Want to learn electromagnetism? Same thing: learn how to identify your knowns and unknowns, how to relate them through a series of equations and boundary conditions, how to solve that system of equations, and how to extract measurable and observable quantities that reveal your predicted answer.
It’s the same story with quantum mechanics, nuclear and particle physics, astrophysics, cosmology, geophysics, or any other physical system you dare to consider. You learn physics by solving problems; only through that specific avenue of exploring what physical consequences arise under certain specific conditions can you develop the intuition necessary to bring about an understanding of the kinds of physical systems you want to consider. This is true both experimentally and theoretically, as both classes of physics necessitate their own set of expertise and their own unique set of experiences in gaining it.
If you want to learn how to be a good swimmer, get in the water and swim. If you want to learn how to paint, get out the brushes and canvas and paint. If you want to learn how to play the piano, sit down in front of a piano and start playing those keys. And if you want to learn how to do physics, break out the problem sets or the experimental apparatuses and start solving physics problems.
That’s it. That’s the big secret: if you want to become competent at physics, you have to take on physics problems and become adept with the tools and techniques needed to solve them. In the history of physics, this has been a hallmark of absolutely everyone who’s made a meaningful contribution: either experimentally or theoretically or at the intersection of both. Without sufficient experience at problem solving, you simply cannot become a competent physicist, as only through the act of solving those key problems will you develop the necessary skills to become competent at this endeavor at all.
We all have gifts and talents, but one of the rude awakenings that many physics students receive at some point along their educational journey is that no matter your gifts and talents, there is no substitute for the development of necessary skills. Problem solving is something you can be talented at, for certain, but we all need practice at solving those problems in order to gain a competence and a familiarity — and to eventually develop an intuition that doesn’t lead you astray — when it comes to any particular area of physics. If you don’t put in that specific type of work, you’ll never develop the most important aspect of becoming good at physics: understanding the quantitative relationship between different physical phenomena and effects.
A lot of students are mystified at hearing this seemingly obvious advice, thinking they’re already following it as directed by attempting the assigned homework. Although you get partial credit for that, the main advice — you become good at physics by solving physics problems — has an important corollary: you need to learn a greater amount of physics than the physics you’d encounter simply from going through your assigned homework.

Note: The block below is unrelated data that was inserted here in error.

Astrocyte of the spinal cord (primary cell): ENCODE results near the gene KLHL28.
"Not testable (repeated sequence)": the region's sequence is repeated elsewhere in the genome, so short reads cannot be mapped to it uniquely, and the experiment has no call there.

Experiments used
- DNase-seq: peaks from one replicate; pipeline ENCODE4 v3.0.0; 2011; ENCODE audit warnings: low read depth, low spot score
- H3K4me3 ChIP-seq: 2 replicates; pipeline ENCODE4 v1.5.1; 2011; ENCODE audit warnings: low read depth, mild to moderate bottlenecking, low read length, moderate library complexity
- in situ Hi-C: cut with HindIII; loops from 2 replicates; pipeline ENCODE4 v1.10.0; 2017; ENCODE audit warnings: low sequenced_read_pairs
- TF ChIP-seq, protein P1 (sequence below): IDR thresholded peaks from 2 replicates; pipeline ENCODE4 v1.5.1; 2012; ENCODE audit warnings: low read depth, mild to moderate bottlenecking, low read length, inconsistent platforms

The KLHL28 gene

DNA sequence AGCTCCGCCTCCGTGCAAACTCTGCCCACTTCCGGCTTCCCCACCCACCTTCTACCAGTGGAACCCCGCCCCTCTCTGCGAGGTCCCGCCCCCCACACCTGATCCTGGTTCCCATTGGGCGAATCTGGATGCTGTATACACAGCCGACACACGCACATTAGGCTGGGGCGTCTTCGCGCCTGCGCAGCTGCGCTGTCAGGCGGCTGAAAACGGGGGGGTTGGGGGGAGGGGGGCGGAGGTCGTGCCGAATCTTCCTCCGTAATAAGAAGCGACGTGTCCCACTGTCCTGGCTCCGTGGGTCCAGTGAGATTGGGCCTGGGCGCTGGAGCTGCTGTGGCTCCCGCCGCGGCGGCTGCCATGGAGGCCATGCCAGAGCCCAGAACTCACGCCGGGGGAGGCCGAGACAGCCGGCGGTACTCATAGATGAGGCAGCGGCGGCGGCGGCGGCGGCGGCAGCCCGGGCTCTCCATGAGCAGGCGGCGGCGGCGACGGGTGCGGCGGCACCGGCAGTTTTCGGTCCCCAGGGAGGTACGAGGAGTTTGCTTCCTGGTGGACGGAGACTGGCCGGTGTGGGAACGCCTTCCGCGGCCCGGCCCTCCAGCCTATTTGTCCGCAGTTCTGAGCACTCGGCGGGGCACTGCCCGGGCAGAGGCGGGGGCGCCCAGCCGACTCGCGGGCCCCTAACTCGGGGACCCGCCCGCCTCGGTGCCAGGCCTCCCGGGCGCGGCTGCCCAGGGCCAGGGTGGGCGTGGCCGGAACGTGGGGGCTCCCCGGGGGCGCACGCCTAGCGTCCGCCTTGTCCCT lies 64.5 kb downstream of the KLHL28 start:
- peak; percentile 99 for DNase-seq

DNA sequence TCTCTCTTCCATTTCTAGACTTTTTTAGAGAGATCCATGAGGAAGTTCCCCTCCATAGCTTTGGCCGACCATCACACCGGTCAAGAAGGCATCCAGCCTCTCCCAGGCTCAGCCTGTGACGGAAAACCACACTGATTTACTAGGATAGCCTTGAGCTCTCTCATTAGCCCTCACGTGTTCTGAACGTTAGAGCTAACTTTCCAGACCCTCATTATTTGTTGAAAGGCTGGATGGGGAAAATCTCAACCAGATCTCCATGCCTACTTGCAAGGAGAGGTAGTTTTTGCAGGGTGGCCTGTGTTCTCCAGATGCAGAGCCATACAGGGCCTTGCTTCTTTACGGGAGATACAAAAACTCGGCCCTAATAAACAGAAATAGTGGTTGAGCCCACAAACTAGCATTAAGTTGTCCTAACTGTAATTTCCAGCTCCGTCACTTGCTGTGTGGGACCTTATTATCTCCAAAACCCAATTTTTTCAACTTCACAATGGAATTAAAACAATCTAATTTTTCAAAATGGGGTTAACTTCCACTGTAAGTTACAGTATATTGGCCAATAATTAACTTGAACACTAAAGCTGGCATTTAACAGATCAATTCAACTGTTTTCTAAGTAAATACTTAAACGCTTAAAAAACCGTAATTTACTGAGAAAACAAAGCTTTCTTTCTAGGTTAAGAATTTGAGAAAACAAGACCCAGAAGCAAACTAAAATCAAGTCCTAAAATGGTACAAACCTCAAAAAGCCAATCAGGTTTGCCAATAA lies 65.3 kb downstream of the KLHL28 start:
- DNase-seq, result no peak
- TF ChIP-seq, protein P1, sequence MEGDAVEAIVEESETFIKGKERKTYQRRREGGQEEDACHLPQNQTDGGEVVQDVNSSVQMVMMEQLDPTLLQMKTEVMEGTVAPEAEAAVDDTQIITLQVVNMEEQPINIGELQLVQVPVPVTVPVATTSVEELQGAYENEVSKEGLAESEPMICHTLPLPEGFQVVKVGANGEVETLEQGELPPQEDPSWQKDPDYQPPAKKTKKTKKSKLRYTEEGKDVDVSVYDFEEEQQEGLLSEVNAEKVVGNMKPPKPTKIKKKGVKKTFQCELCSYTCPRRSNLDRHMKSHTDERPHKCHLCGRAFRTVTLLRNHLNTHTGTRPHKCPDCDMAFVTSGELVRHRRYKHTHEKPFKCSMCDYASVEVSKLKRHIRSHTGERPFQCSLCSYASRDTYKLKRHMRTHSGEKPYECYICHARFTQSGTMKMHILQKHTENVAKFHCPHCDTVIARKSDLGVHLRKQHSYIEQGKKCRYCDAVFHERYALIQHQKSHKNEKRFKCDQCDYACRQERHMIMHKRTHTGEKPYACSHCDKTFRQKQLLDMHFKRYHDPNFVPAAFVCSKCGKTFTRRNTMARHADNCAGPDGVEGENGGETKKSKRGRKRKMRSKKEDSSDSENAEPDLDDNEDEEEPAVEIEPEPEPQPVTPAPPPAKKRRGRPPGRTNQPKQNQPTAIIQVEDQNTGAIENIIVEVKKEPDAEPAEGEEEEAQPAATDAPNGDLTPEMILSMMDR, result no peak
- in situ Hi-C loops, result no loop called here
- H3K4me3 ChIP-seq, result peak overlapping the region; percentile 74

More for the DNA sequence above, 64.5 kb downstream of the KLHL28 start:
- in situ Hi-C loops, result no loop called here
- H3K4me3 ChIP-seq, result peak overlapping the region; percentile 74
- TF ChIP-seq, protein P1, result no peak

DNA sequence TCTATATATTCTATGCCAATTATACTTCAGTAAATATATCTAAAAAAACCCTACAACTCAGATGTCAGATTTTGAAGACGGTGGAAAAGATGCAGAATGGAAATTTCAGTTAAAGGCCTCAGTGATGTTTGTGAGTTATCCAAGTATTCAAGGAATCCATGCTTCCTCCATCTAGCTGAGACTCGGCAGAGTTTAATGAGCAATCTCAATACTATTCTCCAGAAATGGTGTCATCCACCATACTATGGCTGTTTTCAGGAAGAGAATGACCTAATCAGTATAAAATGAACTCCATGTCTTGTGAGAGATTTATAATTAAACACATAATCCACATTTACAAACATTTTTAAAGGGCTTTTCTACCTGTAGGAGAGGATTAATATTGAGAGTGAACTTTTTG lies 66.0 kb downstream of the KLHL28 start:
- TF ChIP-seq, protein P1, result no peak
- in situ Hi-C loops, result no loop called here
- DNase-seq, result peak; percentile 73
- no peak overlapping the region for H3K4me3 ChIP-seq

You need to learn the physics in your physics textbook, for example. Most students believe, erroneously, that if you read the textbook and refer to various sections of it, as needed, while solving your homework problems, that’s sufficient. Instead, I’d recommend the following course of action instead.
- Read the relevant section of the book before attending the lecture that will cover the material in the book, including taking notes and writing down the equations that appear.
- When you go to your lecture, take notes on everything the instructor writes down, including anything they say that you find relevant/interesting that they don’t write down.
- After your lecture — and before doing your homework — go through the relevant section of your book along with your lecture notes, and this time make sure you can step-by-step work through every problem that was solved and/or worked out in the lecture and in the relevant section of the book.
- And then, only then, after you’ve done all of that, should you go and do your homework.
If that sounds like a lot of work to put in, I’d encourage you to ask yourself this question: what do you hope to get out of an education in physics? Because all you’ll ever get out is directly proportional to the work you put in. The more time you spend with the equations, setting them up correctly under a variety of physical conditions, solving the relevant system of equations to find the unknown quantities based on what you can know/measure, and then comparing those predictions with something that’s measurable, the more capable you’ll be of correctly and usefully modeling a novel, newly considered system.
There are lots of other activities, many of which are worth the time and investment of effort, that can help you improve at physics in addition to setting up and solving relevant sets of problems.
- You can read books, including in-depth and popular accounts of various topics, often going back to the original sources where the idea you’re interested in was first put forth.
- You can read review papers and conference proceedings, which typically offer a broader, more modern, more accessible overview of a new field than a textbook or original source can.
- You can work through specialized textbooks, particularly ones that guide you through the equations relevant to the problems you’re considering.
But, once again, if you don’t work out the quantitative parts for yourself, you’re short-changing yourself on an intellectually fundamental level.
As a physicist, you’ll often receive solicitations from people who say things like, “I have an idea, I just need someone to help me with the math/details.” But unless you’re someone who’s worked through the quantitative details found in a variety of physical systems for yourself — likely correcting a vast array of misconceptions that you previously had before learning the lessons one learns by doing precisely that hard, quantitative work — you have no way of evaluating whether your idea even makes sense, much less if it has any merits.
You learn physics by solving problems, and by extension, if you haven’t solved the relevant problems, you almost certainly haven’t learned enough physics to be able to evaluate an idea in any sort of meaningful way. A huge part of learning physics involves disabusing yourself of notions that you possessed before you learned the valuable lessons one can only learn by doing that difficult, necessary, quantitative work to see which effects matter, and by how much, under a variety of circumstances. Imagination may be more important than knowledge, but a foundational level of knowledge is absolutely required for your imaginative thoughts to be relevant to the Universe at hand. You learn physics by solving problems, and that’s the secret key to achieving excellence in this particular scientific field.